'Same Story Every Time': Baltimore Solidarity Actions Sweep U.S.
Thousands marched—mostly peacefully—in cities including Boston, New York, and Washington, D.C.
Widespread protests over police brutality, systemic racism, and the recent death of Baltimore resident Freddie Gray took place across the U.S. on Wednesday night, with demonstrators demanding justice, accountability, and reform.
In Baltimore, the epicenter of the most recent uprising, around 2,000 people rallied near City Hall on Wednesday night, before marching to Penn Station and then dispersing well before the nightly 10pm curfew came into force.
But outrage over 25-year-old Gray's death in police custody has spread far beyond city or state lines. In other places around the country, people expressing solidarity with Baltimore, and with the Black Lives Matter movement overall, took their anger to the streets.
An estimated 1,500 people marched through downtown Minneapolis on Wednesday night, while in Boston, more than 1,000 protesters gathered in front of the police headquarters chanting: "Being black is not a crime, same story every time," and "Every night and every day, join the fight for Freddie Gray!"
The Star-Tribune reported that in Minneapolis:
Black men carrying a black coffin led the march.
"We have a lot of work to do, and we are not immune to the problems that have plagued major cities in the last few months," Nekima Levy-Pounds, a University of St. Thomas law professor and civil rights activist, said while marching down Washington Avenue.
"Black people in Baltimore have experienced decades of income inequality, extreme poverty, inadequate access to jobs and education and police abuse," she said earlier in a written statement.
"The cries for justice of the people of Baltimore and around this country can no longer continue to fall on deaf ears."
The Guardian reports that there were other gatherings in Ferguson, Missouri, and in Washington, D.C., where people "staged an impromptu sit-in at the junction of 14th Street and U—the site from which the famous 1968 riots spread out after the assassination of Martin Luther King."
The solidarity rally in New York City began in Union Square and, according to the New York Times, "spilled into the street and disrupted traffic."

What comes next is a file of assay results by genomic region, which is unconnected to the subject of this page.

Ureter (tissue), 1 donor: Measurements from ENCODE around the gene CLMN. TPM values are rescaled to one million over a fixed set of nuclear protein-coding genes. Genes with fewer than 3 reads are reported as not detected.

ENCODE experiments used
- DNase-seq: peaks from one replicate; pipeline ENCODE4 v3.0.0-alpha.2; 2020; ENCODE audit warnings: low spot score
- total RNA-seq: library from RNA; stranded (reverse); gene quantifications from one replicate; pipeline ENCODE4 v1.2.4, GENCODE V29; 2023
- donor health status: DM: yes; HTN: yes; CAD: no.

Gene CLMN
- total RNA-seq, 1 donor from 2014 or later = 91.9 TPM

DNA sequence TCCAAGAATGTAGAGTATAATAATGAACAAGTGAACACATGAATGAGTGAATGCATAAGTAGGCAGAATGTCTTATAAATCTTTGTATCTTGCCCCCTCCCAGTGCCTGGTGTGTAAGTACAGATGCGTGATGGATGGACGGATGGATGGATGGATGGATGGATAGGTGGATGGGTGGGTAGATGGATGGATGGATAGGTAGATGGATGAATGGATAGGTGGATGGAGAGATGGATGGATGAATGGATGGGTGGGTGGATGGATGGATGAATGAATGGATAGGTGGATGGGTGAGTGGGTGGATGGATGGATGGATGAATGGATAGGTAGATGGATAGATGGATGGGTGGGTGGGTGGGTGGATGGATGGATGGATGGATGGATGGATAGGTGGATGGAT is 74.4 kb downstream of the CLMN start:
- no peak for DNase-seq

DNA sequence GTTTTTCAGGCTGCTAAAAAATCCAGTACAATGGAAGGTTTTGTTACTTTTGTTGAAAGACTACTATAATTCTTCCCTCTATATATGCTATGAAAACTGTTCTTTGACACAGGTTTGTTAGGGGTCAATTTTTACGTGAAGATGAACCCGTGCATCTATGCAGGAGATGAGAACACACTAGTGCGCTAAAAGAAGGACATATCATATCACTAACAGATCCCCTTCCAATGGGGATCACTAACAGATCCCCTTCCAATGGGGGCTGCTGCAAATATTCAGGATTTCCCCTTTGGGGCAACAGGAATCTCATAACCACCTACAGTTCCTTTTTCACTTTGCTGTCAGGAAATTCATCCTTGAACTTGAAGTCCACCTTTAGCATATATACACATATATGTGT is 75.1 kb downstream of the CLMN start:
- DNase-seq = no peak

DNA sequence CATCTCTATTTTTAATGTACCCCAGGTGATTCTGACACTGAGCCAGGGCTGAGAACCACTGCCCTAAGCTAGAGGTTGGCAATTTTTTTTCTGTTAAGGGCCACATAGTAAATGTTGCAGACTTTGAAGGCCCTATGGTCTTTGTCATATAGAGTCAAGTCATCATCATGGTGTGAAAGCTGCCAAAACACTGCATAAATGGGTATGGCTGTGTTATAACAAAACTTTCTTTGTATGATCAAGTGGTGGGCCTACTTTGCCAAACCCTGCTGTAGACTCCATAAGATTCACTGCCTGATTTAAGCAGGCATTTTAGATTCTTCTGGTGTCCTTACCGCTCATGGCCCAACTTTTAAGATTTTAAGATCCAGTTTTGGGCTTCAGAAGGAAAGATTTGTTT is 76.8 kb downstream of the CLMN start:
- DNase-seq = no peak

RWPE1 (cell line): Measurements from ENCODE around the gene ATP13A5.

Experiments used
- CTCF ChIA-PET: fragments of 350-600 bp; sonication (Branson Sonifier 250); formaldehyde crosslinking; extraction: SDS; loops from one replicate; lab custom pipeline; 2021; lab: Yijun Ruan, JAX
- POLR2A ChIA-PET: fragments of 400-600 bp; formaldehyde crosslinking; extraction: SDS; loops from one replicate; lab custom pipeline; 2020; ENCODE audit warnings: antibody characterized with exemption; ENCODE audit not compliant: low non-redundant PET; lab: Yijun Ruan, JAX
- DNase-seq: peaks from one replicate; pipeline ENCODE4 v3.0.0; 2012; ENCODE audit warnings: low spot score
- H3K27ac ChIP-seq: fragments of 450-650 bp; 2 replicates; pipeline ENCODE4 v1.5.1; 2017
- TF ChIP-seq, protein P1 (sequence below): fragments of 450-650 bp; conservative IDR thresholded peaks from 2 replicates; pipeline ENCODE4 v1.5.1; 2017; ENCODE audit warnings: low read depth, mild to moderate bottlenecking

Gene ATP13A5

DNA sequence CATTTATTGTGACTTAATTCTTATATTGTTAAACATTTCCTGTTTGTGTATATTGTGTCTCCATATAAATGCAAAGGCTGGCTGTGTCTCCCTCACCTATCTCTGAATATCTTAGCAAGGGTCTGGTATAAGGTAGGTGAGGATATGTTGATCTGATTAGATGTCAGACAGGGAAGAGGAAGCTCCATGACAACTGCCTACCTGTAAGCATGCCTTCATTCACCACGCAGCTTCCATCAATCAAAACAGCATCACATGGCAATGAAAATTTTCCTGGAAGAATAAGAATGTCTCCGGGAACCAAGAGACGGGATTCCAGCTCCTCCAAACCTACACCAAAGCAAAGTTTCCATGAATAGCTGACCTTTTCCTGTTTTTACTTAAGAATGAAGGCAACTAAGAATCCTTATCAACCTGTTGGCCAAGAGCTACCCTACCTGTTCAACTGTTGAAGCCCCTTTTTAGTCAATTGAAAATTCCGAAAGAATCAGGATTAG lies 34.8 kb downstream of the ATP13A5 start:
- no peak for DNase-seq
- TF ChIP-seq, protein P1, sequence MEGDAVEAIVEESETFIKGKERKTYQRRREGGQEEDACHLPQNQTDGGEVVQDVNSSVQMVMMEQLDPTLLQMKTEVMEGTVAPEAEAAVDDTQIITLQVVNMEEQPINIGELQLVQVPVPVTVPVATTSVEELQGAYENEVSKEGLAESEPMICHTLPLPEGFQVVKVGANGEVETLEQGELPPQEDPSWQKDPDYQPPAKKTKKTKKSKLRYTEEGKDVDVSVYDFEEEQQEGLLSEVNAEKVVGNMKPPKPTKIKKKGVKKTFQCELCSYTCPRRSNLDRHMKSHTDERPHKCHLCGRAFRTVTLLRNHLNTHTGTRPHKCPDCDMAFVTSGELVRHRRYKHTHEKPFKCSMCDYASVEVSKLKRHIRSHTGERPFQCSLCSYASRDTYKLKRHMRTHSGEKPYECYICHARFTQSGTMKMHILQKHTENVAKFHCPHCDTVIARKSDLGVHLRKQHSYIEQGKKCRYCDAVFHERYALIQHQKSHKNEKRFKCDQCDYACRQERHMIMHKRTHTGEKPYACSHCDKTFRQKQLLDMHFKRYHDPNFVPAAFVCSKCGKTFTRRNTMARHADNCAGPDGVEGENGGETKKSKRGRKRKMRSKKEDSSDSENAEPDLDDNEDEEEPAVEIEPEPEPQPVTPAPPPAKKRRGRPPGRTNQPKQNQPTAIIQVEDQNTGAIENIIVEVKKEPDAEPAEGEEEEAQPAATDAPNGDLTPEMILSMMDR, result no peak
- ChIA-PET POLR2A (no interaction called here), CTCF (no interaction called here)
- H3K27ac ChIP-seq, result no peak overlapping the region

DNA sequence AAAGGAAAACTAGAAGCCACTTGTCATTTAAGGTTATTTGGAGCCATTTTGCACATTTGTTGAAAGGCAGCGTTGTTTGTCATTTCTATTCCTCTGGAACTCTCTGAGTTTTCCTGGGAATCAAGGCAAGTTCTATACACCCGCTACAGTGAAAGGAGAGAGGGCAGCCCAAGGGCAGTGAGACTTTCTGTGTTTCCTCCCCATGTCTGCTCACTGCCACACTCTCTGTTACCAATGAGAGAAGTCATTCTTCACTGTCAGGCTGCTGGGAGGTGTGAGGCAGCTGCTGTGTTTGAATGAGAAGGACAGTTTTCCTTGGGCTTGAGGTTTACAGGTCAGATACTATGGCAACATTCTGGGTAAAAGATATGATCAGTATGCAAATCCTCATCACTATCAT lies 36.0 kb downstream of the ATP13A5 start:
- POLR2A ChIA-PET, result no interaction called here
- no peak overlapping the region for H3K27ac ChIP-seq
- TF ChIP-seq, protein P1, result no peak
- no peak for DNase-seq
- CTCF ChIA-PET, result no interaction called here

Participants in the New York action said police response to the demonstration was excessive.
"It felt like we are just not allowed to protest anymore, in any way, at all," New York City writer and political organizer Keegan Stephan, wrote at his blog. "Except in pens with permits. Maybe."
Elena L. Cohen, president of the National Lawyers Guild's (NLG) New York City chapter, was also at Wednesday's protest in New York and reports that there were 135 confirmed arrests, including media, NLG lawyers, and others who "did not consider themselves arrestable" from 7:30pm to 1am.
The arrests caused "a significant amount of injuries... They were really violent, really rough," Cohen told Common Dreams by phone. The heavy law enforcement presence was likely "an intense overreaction" to protests and so-called "rioting" in Baltimore, she added, noting that there was a "really big change in the feeling" of the hands-on police response compared to other recent actions.
Meanwhile, the Denver Post reports that a protest in downtown Denver, attended by about 100 people, turned violent and police used force and pepper spray on demonstrators, resulting in 11 arrests.
And the protests go on.
In just one example, organizers with the Chicago Unity Coalition for Justice—the group behind the December 12, 2014 Black Lives Matter protest in that city—are calling for supporters to join a group of elementary school students, along with their parents and teachers, for a solidarity rally on Friday at 8:30am.
According to the Baltimore Sun, Malik Shabazz, the Washington, D.C.-based lawyer who helped plan protests that began peacefully but ended in violence Saturday in Baltimore, announced Tuesday that another, even larger rally would take place this Saturday.
The Sun reports: "Shabazz said the 'massive national rally' would address 'the burn behind the burn'—the anger over social disparities and injustice that he suggested led to Monday night's unrest."
Also Wednesday, the Baltimore Police Department was forced to release about half the detainees who had been arrested during that unrest. More than 100 of those detained in connection with the protests and ensuing conflict were released without charges, and many reported poor conditions and lack of due process while they were in custody.